A number of people are having a problem where the Finder will hang or crash, followed by a Finder error message saying "The application Finder.app can't be opened. -10810." The general agreement among affected users seems to be that this is spurred mainly when accessing external drives, but there could be a few other related reasons.
This seems to happen regardless of how drives are mounted, either through various ports (USB or Firewire) and also for networked drives and shares. For networked volumes, a few users have noticed the problem happens when they've had shares mounted while waking from sleep. In these cases a few people have manually unmounted the shares using the Terminal and have been able to clear the error message. Additionally, some with locally attached external disks have found that powering them off and back on while they are still attached yields similar results.
The problem also seems to be closely associated with faults in the Launch Services feature of OS X, since many times it only happens when people access the "Open With..." contextual menu for files on the external drive. Many crash reports include errors from Launch Services, and a few users such as "wolrah" have posted the output of trying to open the Finder via the Terminal:
"Phoenix:~ wolrah$ open /System/Library/CoreServices/Finder.app/ LSOpenURLsWithRole() failed with error -10810 for the file /System/Library/CoreServ ices/Finder.app."
If you're stuck in the problem, there are a few things you can try without hard-resetting your system (which may lead to additional problems and definitely not fix the current one). For these suggestions, you will need to have access to the Terminal, which might be available through Spotlight if you cannot navigate your filesystem or do not have it in the Dock. Optionally, you can run these commands by logging in remotely using "ssh" from another computer, if you have remote login enabled:
If your drives are attached locally, try powering them down while they're still attached. Listen to them and if there is any reading or writing activity (small grinding or chattering noises) then wait for it to silence before hitting the power. Likewise, unplug ethernet cords and turn off AirPort (via the system menu or the Network system preferences) to cut the connection to networked services.
This can also be done via the Terminal by entering the command "mount" to list the disks and shares the system currently is recognizing. Then find the names of those that are not internal disks and enter the following command for each:
sudo umount -fv DRIVENAME
In this command, put "DRIVENAME" in quotes if the name has spaces in it. Additionally, if you only have one internal hard drive, use the following command to unmount all except for that drive:
sudo umount -Af
Kill Finder and Dock processes
Manually killing the Finder and Dock should relaunch them, so run the following command to reset these applications:
sudo killall Finder Dock
Use Terminal to shutdown/restart
If you need to restart the system, try shutting down using the terminal instead of holding the power button. The following command will do this for the system (you can use "-r" instead of "-h" to restart instead of shutting down).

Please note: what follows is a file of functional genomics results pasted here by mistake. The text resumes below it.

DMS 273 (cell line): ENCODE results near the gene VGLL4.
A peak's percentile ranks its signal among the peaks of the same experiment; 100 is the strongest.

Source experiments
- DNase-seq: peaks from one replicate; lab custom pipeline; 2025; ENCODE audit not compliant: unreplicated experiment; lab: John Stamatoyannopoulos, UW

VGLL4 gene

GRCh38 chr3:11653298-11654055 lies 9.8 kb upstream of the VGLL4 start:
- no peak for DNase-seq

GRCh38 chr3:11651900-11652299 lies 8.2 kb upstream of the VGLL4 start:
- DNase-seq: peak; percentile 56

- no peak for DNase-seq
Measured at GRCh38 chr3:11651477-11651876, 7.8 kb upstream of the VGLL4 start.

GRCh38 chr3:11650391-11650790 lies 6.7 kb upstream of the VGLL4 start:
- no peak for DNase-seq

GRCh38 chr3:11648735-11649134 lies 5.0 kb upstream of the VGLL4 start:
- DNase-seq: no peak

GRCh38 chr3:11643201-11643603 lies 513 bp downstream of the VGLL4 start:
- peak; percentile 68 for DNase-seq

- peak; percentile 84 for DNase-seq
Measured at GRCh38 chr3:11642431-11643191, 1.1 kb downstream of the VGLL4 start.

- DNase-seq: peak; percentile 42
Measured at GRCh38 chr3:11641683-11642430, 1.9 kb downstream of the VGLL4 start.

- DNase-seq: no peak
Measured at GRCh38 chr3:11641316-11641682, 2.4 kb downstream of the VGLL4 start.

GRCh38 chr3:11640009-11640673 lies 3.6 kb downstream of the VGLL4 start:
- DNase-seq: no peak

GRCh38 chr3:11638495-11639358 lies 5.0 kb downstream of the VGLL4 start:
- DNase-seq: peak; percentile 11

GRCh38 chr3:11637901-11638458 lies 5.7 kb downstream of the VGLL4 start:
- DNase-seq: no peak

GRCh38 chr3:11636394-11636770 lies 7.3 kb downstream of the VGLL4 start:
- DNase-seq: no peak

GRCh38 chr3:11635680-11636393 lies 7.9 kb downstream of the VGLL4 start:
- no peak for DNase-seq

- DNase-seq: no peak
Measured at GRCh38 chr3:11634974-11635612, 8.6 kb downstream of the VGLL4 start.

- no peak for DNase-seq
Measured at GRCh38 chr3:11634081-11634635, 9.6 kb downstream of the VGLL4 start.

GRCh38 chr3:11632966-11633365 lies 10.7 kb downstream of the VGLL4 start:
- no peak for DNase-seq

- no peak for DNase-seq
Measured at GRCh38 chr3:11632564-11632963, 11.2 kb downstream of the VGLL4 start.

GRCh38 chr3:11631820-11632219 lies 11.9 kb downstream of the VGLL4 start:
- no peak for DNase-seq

sudo shutdown -h now
This problem may be something that Apple needs to address in an update, but it definitely seems to be happening to a subset of those running Snow Leopard. It may have been spurred by a faulty setting carried over from Leopard in the upgrade process, but not everyone has mentioned whether or not these problems are on upgraded installations versus clean installs of Snow Leopard. There are a few things you can try to fix this problem:
Rebuild launch services
Since these problems seem associated with the launch services in OS X, my first recommendation would be to clear them by removing the launchservices preference files from your user library and by entering the following command (all one line--copy and paste all lines of the command since the CNET layout is cutting off the last part of it) in the Terminal:
/System/Library/Frameworks/CoreServices.framework/Versions/A/Frameworks/LaunchServices.framework/Versions/A/Support/lsregister -kill -seed -rfv -all user, system, local
This can also be done via third party utilities such as OnyX, as I described in a previous article on.
Reapply combo updater
Since OS X 10.6.1 came out, you can apply the full updater for it again to hopefully clear the problem. Unfortunately people who initially applied this patch after seeing this problem in 10.6.0 did not see any improvement, but it's worth a shot. Additionally, use Disk Utility to run a permissions fix on the boot drive.
Put external drives on spotlight's exclude list
Some have suspected the indexing of external drives by Spotlight may be involved in the problem. As such, try preventing the drives from being indexed by adding them to the Spotlight exclude list in the system preferences.
Reinstall OS X
This is the last step to take, but if nothing else works you can either avoid using your external drives or attempt a reinstall of OS X. Snow Leopard will automatically do an archive and install of your system and preserve user settings and data, but will remove the "Previous System" folder that other versions of OS X left behind.